thaet me is sorga maest, thaet Adam sceal, the waes of eoroan geworht, minne stronglican stol behealdan, wesan him on wynne, and we this wite tholien, hearm on thisse belle.
(That is the greatest of sorrows for me, that Adam, who was made from the earth, must possess my mighty throne, exist in happiness, and that we should suffer this torment, affliction in this hell.)
Satan's outrage at the scheme of replacement also figures in AElfric and Wulfstan as the impetus for his plot against mankind,(26) and it is fitting that the anticipated gain of the elect should mirror Satan's loss in this way.(27)
Certainly, the poet's rendering of the doctrine reveals not patristic, but distinctly Anglo-Saxon origins. The kinship of the Genesis A account to those in the vernacular homilies, particularly AElfric's and Blickling XI, is most clearly discernible in its creation narrative setting and in its portrayal of the vacancies as fair dwellings or thrones in the celestial homeland which await their new inhabitants.
DOROTHY HAINES University of Toronto
1 Old English Poetry is cited from G.P. Krapp and E. V. K. Dobbie (eds), The Anglo-Saxon Poetic Records, vols I and III (London, 1931-6).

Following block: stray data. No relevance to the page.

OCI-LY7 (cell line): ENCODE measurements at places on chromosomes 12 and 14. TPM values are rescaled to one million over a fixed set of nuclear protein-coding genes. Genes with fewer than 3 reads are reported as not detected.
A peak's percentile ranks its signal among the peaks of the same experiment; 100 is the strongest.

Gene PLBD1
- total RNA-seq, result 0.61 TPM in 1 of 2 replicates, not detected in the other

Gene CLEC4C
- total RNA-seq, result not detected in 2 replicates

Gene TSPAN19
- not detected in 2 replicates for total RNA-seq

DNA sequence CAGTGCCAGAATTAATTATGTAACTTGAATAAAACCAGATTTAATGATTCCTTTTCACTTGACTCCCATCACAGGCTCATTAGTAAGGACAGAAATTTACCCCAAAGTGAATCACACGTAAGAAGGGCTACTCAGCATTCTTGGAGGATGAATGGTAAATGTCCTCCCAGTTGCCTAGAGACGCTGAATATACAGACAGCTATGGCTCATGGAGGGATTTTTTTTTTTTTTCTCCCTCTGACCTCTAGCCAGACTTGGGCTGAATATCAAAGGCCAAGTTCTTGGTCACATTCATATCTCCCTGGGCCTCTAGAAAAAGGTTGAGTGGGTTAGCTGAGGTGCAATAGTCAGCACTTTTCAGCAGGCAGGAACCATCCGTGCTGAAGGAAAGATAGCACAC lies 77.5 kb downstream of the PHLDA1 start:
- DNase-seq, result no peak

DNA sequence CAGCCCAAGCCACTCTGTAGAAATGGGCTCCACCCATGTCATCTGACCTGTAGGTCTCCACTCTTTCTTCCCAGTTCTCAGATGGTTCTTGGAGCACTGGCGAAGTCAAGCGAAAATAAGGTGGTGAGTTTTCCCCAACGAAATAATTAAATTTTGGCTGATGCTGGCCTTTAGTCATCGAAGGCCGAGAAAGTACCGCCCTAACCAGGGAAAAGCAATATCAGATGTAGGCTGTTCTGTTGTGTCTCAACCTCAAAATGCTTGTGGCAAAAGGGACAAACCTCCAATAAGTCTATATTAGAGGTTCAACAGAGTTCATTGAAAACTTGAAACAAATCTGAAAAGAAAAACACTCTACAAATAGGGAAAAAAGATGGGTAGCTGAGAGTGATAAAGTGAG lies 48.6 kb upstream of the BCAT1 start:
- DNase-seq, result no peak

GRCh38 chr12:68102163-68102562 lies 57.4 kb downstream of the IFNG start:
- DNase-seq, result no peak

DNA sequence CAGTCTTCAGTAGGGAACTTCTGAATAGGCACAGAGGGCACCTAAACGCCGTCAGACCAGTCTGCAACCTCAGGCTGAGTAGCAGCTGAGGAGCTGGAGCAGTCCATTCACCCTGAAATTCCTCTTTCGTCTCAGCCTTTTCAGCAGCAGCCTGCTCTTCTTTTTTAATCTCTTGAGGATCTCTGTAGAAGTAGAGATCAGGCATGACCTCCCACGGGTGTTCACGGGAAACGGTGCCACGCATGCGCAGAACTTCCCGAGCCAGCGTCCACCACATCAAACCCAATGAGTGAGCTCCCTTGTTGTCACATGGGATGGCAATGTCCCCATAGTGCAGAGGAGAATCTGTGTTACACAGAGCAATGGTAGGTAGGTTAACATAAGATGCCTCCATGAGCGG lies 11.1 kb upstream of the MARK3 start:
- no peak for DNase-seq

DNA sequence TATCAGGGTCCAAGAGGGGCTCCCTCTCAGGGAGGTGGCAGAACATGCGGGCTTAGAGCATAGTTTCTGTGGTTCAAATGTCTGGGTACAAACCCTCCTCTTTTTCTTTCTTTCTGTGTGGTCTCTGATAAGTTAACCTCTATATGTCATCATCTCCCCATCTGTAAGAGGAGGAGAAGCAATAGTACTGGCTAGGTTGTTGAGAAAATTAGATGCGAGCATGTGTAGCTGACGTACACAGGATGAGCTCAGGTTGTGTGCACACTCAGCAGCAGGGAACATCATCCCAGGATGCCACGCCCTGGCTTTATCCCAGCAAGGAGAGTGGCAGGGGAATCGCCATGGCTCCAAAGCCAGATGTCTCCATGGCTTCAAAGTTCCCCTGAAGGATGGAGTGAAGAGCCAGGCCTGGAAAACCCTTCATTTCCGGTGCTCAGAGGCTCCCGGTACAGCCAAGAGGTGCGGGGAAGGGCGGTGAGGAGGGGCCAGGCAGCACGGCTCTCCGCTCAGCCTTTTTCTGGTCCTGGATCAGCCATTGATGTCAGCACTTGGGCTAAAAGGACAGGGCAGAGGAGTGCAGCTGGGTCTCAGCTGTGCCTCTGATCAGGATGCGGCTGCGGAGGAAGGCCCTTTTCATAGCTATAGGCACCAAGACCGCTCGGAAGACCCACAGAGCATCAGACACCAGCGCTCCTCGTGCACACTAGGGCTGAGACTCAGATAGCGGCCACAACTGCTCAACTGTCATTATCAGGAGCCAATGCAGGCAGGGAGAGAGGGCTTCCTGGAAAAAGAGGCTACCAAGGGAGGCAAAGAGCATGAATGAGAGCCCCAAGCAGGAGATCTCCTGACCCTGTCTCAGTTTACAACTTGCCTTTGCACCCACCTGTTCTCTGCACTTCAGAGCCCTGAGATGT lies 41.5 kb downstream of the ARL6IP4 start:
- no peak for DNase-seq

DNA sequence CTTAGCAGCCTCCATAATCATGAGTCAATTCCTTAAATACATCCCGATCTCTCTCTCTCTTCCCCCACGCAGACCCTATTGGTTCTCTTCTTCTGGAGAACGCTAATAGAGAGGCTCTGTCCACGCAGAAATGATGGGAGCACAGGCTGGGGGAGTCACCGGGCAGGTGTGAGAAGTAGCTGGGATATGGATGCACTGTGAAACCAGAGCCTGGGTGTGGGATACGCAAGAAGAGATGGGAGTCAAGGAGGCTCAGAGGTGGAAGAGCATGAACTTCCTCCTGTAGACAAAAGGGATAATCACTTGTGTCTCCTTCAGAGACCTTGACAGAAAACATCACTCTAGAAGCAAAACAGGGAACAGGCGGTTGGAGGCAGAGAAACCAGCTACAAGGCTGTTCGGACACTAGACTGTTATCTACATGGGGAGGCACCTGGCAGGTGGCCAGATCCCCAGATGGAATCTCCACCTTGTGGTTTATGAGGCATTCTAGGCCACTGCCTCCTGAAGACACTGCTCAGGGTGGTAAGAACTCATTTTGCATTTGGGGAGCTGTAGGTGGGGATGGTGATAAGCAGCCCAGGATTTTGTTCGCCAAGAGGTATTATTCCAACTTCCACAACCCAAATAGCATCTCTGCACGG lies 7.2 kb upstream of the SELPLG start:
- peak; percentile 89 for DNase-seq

2 Attempts to find antecedents to Augustine's doctrine of replacement have been unsuccessful; cf. B. Lohse, 'Zu Augustins Engellehre', Zeitschrift fur Kirchengeschichte, lxx (1959), 278-91.
3 CCSL 46, 82.
4 CCSL 48,807. Cf. also Enchir. 29, CCSL 46, 65.
5 Homiliarum in Evangelia (34), PL 76, 1246A-1259A. The first of these, the parable of the good shepherd and the lost sheep, would at first seem to contain the doctrine of replacement, but on closer inspection it does not. Though the perfection which must be restored, i.e. the one hundred sheep, is composed of angels and mankind, the lost sheep is not the troop of fallen angels, but sinful man. The completeness of those created to see God was destroyed by fallen man, not angels; 'Sed una ovis tunc periit quando peccando homo pascua vitae dereliquit' (PL 76, 1247C). And it is the same who are reinstated, not angels who are replaced: 'ut perfecta summa ovium integraretur in coeio, homo perditus quaerebatur in terra'. Cf. Hilary of Poitiers, Commentarius in Matthaeum (PL 9, 1020C-1021A).
6 Gregory's homily seems to have been the source for the description of the doctrine of replacement in this context; cf. Paul Salmon, 'Der zehnte Engelchor in deutschen Dichtungen und Predigten des Mittelalters', Euphorion, Ivii (1963), 321-30. The original ten orders of angels are subsequently often associated with the doctrine of replacement and are also to be found in Genesis B (246-8).
7 This is made clear by Gregory elsewhere, however; in the Moralia (PL 76, 628A) he states: 'In ipso [Chrislo] res-taurantur ea quae in coelis sunt, dum illuc humiliati homines redeunt unde apostatae angeh superbiendo ceciderunt.'
8 PL 76, 1252B.
9 Cf. Theodore Studitae (759-826) in in Sanctos Angelos (PG 99,746D) and Isidore in Sententia, PL 83,556A.